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Abu Dhabi, UAEWednesday 24 October 2018

18 dead, 98 injured in Tunisia train crash

The train derailed after hitting the taxi, and witnesses saw bodies and mangled wreckage strewn across the tracks.
At least 20 ambulances were mobilised to evacuate the dead and wounded to the three closest hospitals. Fethi Belain / AFP Photo
At least 20 ambulances were mobilised to evacuate the dead and wounded to the three closest hospitals. Fethi Belain / AFP Photo

TABIKA, TUNIS // At least 18 people were killed and 98 injured when a rush hour passenger train hit a lorry and derailed at an unmarked crossing south of Tunis on Tuesday morning.

Most of the dead were passengers on the train, which hit the lorry around 60 kilometres south of the capital, the transport ministry said.

“We received the bodies of 17 people,” said Riadh Khlifi, director of El Fahes hospital a few kilometres from the accident scene, “and another dead person was sent to Zaghouan hospital”.

He added that among the 98 hurt, three were in a critical condition and had been sent to the capital for treatment.

The interior ministry said the train was en route to Tunis from Gaafour, 120km to the southwest.

The collision happened at the Tabika crossing near El Fahes at around 6.30am local time.

Transport minister Mahmoud Ben Romdhane, who initially blamed both the train and lorry driver for going too fast, said the accident happened because there was no barrier at the crossing.

“The main cause of the accident is the non-existence of a barrier ... and protection at the crossing,” he told radio Shems-FM.

“In Tunisia, there are 1,150 rail crossings. Only 250 are equipped with signal posts and barriers and only 150 have lights. This is insufficient.”

Train crashes are common in Tunisia, where much of the rail network is dilapidated, but Tuesday’s accident was the deadliest in recent memory.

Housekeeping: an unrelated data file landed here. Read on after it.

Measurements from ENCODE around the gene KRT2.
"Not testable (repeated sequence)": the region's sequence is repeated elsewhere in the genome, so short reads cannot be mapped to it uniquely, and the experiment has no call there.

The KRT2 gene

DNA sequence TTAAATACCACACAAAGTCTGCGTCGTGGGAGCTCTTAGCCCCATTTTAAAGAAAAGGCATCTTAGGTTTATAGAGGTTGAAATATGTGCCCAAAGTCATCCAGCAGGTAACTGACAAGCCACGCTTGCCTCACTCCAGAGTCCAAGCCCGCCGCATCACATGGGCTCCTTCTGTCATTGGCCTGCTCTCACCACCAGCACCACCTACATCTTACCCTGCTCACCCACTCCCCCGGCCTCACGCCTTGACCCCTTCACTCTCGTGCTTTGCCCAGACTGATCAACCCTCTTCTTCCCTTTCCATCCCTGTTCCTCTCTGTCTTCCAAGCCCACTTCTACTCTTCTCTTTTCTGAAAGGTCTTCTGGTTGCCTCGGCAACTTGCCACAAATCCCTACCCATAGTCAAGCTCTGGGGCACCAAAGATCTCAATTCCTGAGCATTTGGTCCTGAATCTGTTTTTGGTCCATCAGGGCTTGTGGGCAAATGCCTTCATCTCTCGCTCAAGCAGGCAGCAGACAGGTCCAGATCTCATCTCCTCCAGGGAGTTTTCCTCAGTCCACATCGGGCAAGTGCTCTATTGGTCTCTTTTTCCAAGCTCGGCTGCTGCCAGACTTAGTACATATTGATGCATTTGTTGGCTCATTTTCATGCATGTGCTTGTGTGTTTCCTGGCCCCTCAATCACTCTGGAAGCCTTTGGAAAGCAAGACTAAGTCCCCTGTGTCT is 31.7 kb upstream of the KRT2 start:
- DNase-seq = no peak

The presidency said it had called for an inquiry “to determine the cause of this catastrophe”.

The injured were taken to hospitals in El Fahes and Zaghouan, and the scene of the accident was visited by the interior and health ministers.

Witnesses spoke of mangled wreckage at the scene and dead bodies strewn across the tracks.

“A very loud noise woke me up. At first I thought it was an earthquake but then I saw this overturned truck and the bodies. Two bodies had their legs ripped off,” local resident Habib Fayedh said.

The lorry driver, originally reported to have been killed, survived the collision and was questioned by police before being taken to hospital, Mr Fayedh said.

“He was alive but had head injuries. He didn’t remember the crash.”

Another witness described how bodies had been trapped under one of the carriages, which had overturned on impact.

“This is horrible; there is blood and bits of flesh everywhere,” a witness told Shems-FM radio.

Witnesses said some victims were thrown from the open doors of the train as it ploughed into the lorry.

Blood stains, bits of clothing and abandoned footwear left by passengers could be seen on board the train itself.

One resident said Tuesday’s crash was not the first accident to happen at the Tabika crossing.

In July, a train derailed in the country’s northwest, killing five people and injuring around 40.

* Agence France-Presse